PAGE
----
This is Long Ryders, prior to their gig at the Leeds ‘Warehouse’ Club, on Somers Street. A band named for the 1980 Walter Hill Western movie ‘The Long Riders’, with Stacy Keach as outlaw Frank James. The ‘y’ is a nod at the Byrds. After years of Techno-Pop and Electro-Dance, this is the revenge of the American guitar. The sound of the ‘Paisley Underground’ from Los Angles… now run riot clear across Europe on its debut pioneering tour. The Long Ryders are: Sid Griffin (sideburns, guitar, harmonica, vocals), Tom Stevens (basin-cut hair, bass, vocals), Greg Sowders (drums, percussion), and Stephen McCarthy (guitar, steel guitar, vocals, autoharp).

You might’ve seen them on the ‘Old Grey Whistle Test’ special on the American renaissance – or live at ‘Dingwalls’ or the Harlesden ‘Mean Fiddler’ – where they encore with Bo Diddley’s “You Can’t Judge A Book”. You’ll have heard – or heard of, their ‘Native Sons’ (1984, Diablo/ Zippo Records) album featuring their near-charting single “I Had A Dream”, plus first-line ground-breakers such as “Wreck Of The 809”, and “Ivory Towers”. It was preceded by a USA-only EP “10-5-6” produced by Earle Mankey, for Indie Frontier label, which subsequently makes the UK charts on import-strength alone!

The Long Ryders made the cover of ‘New Musical Express’, and ‘recall Buffalo Springfield’s buckskin hippie visions and the country-rock fusions of the Byrds and Flying Burrito Brothers, cranked up for the eighties’ quoth ‘Melody Maker’. Although Robyn Hitchcock told me they were ‘just a Pub-Rock band’. Whatever, evolved out of the Sid Griffin-Shelley Ganz band the Unclaimed – the Long Ryders are HOT!!!

But now the New Age sound-check is complete. Griffin indicates we should begin – ‘let’s DO it!’ I switch the tape machine to ‘record’…

SID GRIFFIN: Make sure it works, you might want to use this. I think for an interview you should have one, maybe two members of the band, and that’s it. I find that whenever three or four of us show up we all tend to talk at the same time and you don’t get anywhere. Also you say ‘did you like so-and-so?’ and one guy says ‘yes’, one guy says ‘no’, and another guy says ‘oh, I thought it was marvellous’. So it’s like… what sort of answer is that?

ANDREW DARLINGTON: You founded the Long Ryders?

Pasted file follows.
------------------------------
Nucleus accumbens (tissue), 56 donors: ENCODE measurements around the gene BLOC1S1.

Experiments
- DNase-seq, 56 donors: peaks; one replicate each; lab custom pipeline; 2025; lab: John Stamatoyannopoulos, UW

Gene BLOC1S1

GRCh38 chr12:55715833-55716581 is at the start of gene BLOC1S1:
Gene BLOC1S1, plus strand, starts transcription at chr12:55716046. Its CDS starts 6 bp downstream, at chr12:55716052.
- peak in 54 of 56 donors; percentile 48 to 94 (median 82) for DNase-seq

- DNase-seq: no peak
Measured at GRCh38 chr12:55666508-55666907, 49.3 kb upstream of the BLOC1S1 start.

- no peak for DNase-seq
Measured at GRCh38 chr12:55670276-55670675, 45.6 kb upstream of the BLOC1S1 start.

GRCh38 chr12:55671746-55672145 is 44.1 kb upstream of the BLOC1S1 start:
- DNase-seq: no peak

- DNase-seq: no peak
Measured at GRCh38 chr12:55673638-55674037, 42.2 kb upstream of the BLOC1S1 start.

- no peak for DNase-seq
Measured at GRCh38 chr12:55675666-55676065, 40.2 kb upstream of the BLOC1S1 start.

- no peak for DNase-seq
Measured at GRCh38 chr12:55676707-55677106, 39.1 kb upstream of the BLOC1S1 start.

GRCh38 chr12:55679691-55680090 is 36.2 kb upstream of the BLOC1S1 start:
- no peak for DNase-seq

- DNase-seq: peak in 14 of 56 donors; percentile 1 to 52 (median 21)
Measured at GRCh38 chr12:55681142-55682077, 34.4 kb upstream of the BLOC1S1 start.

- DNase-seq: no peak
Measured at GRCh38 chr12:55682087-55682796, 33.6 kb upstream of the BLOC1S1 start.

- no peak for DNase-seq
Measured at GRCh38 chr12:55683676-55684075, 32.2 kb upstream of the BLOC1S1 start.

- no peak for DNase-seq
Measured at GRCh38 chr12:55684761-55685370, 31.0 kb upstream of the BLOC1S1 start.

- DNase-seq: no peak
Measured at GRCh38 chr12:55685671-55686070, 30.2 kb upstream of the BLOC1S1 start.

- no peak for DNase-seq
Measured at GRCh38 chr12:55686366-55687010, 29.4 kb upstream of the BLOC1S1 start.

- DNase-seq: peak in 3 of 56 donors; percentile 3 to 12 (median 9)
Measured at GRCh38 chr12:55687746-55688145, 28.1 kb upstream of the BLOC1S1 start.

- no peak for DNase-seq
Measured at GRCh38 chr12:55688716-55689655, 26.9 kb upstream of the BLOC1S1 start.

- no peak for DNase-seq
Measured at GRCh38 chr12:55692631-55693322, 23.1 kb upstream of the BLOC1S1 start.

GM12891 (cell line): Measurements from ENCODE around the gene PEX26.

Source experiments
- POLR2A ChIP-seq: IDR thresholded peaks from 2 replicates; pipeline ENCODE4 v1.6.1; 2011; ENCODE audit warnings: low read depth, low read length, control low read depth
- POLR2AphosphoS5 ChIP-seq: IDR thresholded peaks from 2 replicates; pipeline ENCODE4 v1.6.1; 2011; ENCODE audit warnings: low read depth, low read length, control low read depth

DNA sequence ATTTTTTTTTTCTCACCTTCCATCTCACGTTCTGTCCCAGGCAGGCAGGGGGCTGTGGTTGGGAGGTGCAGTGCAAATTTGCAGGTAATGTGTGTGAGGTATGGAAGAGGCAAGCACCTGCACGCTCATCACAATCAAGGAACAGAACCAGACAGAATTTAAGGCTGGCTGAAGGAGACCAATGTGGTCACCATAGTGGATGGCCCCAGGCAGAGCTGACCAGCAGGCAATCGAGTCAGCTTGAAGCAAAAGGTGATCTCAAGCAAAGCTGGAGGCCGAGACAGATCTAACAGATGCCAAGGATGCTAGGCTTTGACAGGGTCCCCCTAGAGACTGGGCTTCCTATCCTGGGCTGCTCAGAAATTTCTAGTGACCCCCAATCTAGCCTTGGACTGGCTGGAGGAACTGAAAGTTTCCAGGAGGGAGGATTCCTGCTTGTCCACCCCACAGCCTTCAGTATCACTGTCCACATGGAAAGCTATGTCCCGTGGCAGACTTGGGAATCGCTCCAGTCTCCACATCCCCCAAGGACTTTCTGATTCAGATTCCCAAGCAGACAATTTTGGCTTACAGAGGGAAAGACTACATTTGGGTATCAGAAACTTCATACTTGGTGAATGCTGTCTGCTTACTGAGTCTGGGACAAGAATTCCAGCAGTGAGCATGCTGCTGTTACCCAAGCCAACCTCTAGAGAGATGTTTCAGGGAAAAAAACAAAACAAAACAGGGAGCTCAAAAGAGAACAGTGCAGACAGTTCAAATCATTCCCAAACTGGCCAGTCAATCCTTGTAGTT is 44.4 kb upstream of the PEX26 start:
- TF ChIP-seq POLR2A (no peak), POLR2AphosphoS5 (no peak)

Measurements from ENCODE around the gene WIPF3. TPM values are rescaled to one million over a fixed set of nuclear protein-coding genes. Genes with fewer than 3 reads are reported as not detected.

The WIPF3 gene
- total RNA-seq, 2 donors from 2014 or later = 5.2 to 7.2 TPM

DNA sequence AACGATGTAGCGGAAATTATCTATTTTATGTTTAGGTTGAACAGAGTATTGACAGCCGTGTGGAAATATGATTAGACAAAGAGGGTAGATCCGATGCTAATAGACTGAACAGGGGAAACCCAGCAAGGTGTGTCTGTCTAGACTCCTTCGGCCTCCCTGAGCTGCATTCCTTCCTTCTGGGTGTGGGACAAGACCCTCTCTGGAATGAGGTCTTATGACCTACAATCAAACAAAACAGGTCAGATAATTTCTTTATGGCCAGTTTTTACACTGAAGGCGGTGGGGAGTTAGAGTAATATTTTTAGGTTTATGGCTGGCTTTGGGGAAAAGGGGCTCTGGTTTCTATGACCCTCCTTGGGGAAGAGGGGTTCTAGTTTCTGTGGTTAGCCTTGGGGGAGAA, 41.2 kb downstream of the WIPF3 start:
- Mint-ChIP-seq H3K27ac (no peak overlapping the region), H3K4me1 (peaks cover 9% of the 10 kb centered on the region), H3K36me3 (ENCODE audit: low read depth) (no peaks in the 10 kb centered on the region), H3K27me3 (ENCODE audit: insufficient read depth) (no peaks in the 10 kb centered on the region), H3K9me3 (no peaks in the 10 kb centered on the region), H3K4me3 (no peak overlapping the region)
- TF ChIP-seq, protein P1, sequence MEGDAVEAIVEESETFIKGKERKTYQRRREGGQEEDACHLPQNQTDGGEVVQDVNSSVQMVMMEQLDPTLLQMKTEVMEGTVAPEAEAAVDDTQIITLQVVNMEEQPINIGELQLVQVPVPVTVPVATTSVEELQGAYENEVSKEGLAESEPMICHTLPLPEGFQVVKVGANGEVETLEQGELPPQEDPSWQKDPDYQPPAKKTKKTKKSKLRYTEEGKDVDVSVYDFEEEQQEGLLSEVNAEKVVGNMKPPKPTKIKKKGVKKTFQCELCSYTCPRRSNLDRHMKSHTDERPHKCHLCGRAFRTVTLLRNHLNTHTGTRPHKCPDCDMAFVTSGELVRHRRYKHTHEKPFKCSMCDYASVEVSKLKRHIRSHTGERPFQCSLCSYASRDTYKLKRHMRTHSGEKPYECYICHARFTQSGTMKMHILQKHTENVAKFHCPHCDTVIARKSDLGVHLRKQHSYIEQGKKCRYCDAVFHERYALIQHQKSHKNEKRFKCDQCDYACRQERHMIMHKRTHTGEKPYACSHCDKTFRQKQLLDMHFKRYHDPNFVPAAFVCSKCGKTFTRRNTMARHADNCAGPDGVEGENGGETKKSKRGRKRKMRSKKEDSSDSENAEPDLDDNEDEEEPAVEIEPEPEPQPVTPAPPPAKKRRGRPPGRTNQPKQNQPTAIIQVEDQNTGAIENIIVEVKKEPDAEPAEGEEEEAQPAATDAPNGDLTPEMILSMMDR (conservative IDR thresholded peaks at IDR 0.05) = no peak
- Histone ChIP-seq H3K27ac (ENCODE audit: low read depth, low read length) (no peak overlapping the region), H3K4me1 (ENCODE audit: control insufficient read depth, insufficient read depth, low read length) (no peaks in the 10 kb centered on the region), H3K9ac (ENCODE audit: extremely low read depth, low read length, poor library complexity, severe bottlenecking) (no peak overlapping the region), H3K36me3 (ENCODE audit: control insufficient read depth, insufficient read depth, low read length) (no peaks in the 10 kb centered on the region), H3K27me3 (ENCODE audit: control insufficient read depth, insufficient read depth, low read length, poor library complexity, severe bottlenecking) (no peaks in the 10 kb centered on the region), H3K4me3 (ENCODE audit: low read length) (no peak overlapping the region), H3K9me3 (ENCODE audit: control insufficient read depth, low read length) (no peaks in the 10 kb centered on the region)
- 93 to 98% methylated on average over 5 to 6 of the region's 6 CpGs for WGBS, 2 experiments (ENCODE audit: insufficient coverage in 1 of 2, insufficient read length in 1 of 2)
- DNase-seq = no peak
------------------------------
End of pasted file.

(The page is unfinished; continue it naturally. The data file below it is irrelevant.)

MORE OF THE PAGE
SG: Yes, that’s true.

AD: Prior to that you wrote a biography of former Byrds-Flying Burrito Brothers member Gram Parsons, who influenced the growth of Country-Rock significantly prior to his sudden death in September 1973.

SG: Yeah, the book’ll be out in the UK in about two months time (‘Gram Parsons: A Music Biography’, Sierra Books, 1985), a biography of Gram Parsons, and it looks REAL good. It’s got unpublished interviews with him and a lot of photos no-one’s ever seen. Gram talking to Emmylou Harris, Chris Hillman, Peter Fonda, and all those other guys. It looks real good, I’m real proud of it.

AD: Is it true that you resent Long Ryders being tagged a ‘revivalist’ band?

SG: Yes I do. If you wanna talk about influences – which you invariably do in an interview (is this taping pretty well, d’ya think? There’s not gonna be too much noise in the background…?), speaking of influence, it’s like, Gram Parsons and all that, OK, that’s fair, but I’m as heavily influenced by that first Clash album and the Sex Pistols album as any record ever made! I love Gene Clark (of the Byrds, who adds guest-vocals on the “Ivory Towers” track on ‘Native Sons’), but Gene Clark is no more an influence than John Lydon is, you know? Johnny Rotten. So there you go.

AD: I’ve heard a lot of the so-called Psychedelic revival bands, and not been too impressed.

SG: I’m not either, frankly.

AD: But “I Had A Dream” has an original power that transcends the genre.

SG: Yeah, that’s the type of stuff we like.

AD: But there’s the odd situation in the States now where John Fogerty comes back after a ten-year absence with an album pretty-much identical to his Creedence Clearwater Revival stuff (‘Centerfield’, January 1985)…

SG: Yeah, it’s done real well. Is it doing well over here?

AD: Not as well as it is in the States where it’s no.1, and where it still seems to be contemporary.

SG: Which I like.

AD: But doesn’t that mean that nothing significant has changed over there in that ten-year period?